When I was younger, I reacted passionately and negatively against what I perceived to be Harold Bloom’s staggering heights of pretension and arrogance, setting himself up as the canon-keeper, looking down his nose and sniffing disdainfully at all those things I loved that wouldn’t even begin to measure up to his impossibly elitist ideals. He was the über-snob, the Platonic ideal of everything that I hated in the worst of my undergraduate professors, the mascot of the asinine out-of-touch Old Guard that represented everything I despised in traditional English Literature. I was a lousy teenager when it came to rebellion, a miserable failure as a punk of any sort – I wasn’t terribly interested in the Ramones, the Rolling Stones or the Sex Pistols, I was more interested in Counting Crows, U2 or R.E.M. – but when it came to literature, by God was I pissed off by these stony-faced buffoons. Reigning atop this bilious pile of condescension and loathing was, of course, Harold Bloom.

Now, I see videos like this one, and… Well. It’s hard to keep a hardened heart against someone who so eloquently communicates his love for language and poetry, for the art of text. There’s something sweet in his smile here, in the way his hands tremble when reciting verses. Thirtysomething me watches Bloom and wonder if in fact I was wrong, if I somehow missed the point.

Then again… I just did a quick search, and discovered that I’m not alone in my disgust for Bloom’s narrow-mindedness. Neil Gaiman considers Bloom a twerp for his take on audiobooks, as well as Bloom’s condescension towards Stephen King. That latter link contains a perfect example of Bloom’s pretentiousness:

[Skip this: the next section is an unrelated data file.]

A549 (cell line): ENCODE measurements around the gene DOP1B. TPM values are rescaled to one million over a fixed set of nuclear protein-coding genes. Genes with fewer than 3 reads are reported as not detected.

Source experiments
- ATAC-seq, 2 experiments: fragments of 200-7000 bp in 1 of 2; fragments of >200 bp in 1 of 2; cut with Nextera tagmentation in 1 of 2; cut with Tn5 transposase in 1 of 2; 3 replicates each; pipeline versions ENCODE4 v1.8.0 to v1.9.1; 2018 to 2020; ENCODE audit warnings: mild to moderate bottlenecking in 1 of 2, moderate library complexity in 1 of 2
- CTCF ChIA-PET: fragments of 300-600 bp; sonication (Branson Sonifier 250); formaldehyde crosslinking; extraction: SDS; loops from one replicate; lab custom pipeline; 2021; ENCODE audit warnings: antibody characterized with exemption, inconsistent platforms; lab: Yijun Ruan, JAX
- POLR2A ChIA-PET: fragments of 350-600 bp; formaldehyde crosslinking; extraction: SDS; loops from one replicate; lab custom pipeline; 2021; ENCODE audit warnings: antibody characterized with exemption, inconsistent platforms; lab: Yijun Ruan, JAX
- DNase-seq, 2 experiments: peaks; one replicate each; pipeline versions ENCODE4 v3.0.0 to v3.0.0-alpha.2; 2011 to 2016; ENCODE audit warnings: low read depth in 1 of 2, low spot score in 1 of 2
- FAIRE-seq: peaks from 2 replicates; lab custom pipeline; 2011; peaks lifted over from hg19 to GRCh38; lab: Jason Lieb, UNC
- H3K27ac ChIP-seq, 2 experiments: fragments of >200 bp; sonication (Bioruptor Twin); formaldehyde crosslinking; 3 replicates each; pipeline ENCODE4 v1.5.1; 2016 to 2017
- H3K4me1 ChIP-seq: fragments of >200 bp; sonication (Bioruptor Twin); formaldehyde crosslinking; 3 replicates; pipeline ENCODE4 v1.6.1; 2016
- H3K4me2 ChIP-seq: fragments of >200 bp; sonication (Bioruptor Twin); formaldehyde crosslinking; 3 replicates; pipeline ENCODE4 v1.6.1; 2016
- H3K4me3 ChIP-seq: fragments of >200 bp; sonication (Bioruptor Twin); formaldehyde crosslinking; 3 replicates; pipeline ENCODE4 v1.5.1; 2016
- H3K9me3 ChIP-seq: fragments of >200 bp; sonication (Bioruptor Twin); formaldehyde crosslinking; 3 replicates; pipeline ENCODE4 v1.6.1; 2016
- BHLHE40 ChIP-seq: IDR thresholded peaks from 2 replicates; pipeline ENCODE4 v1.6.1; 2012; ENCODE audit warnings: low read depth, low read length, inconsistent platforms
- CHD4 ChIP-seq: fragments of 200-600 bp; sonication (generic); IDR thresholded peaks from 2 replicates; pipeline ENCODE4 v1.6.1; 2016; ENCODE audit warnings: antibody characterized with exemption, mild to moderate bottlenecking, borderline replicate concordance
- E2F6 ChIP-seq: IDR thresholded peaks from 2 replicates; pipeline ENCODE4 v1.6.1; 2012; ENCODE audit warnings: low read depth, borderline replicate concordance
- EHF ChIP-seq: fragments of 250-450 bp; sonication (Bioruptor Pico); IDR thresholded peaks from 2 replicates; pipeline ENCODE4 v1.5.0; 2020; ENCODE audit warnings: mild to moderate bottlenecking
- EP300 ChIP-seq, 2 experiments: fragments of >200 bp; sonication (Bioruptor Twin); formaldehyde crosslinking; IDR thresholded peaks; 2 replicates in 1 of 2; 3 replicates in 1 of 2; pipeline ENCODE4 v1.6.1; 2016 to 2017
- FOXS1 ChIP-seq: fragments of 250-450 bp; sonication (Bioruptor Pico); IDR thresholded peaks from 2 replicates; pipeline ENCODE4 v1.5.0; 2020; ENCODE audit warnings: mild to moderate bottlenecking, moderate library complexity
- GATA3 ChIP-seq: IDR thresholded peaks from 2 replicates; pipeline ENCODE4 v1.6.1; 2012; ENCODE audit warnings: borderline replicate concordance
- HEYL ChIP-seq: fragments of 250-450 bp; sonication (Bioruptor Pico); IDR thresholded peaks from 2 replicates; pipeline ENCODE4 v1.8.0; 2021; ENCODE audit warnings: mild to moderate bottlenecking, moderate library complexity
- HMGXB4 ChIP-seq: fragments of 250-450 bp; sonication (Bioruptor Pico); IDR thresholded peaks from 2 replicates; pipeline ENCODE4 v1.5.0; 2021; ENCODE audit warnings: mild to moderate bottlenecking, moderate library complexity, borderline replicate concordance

The decision to give the National Book Foundation’s annual award for “distinguished contribution” to Stephen King is extraordinary, another low in the shocking process of dumbing down our cultural life. I’ve described King in the past as a writer of penny dreadfuls, but perhaps even that is too kind. He shares nothing with Edgar Allan Poe. What he is is an immensely inadequate writer, on a sentence-by-sentence, paragraph-by-paragraph, book-by-book basis.

The publishing industry has stooped terribly low to bestow on King a lifetime award that has previously gone to the novelists Saul Bellow and Philip Roth and to playwright Arthur Miller. By awarding it to King, they recognize nothing but the commercial value of his books, which sell in the millions but do little more for humanity than keep the publishing world afloat. If this is going to be the criterion in the future, then perhaps next year the committee should give its award for distinguished contribution to Danielle Steel, and surely the Nobel Prize for literature should go to J.K. Rowling.

What’s happening is part of a phenomenon I wrote about a couple of years ago when I was asked to comment on Rowling. I went to the Yale bookstore and bought and read a copy of “Harry Potter and the Sorcerer’s Stone.” I suffered a great deal in the process. The writing was dreadful; the book was terrible. As I read, I noticed that every time a character went for a walk, the author wrote instead that the character “stretched his legs.” I began marking on the back of an envelope every time that phrase was repeated. I stopped only after I had marked the envelope several dozen times. I was incredulous. Rowling’s mind is so governed by cliches and dead metaphors that she has no other style of writing.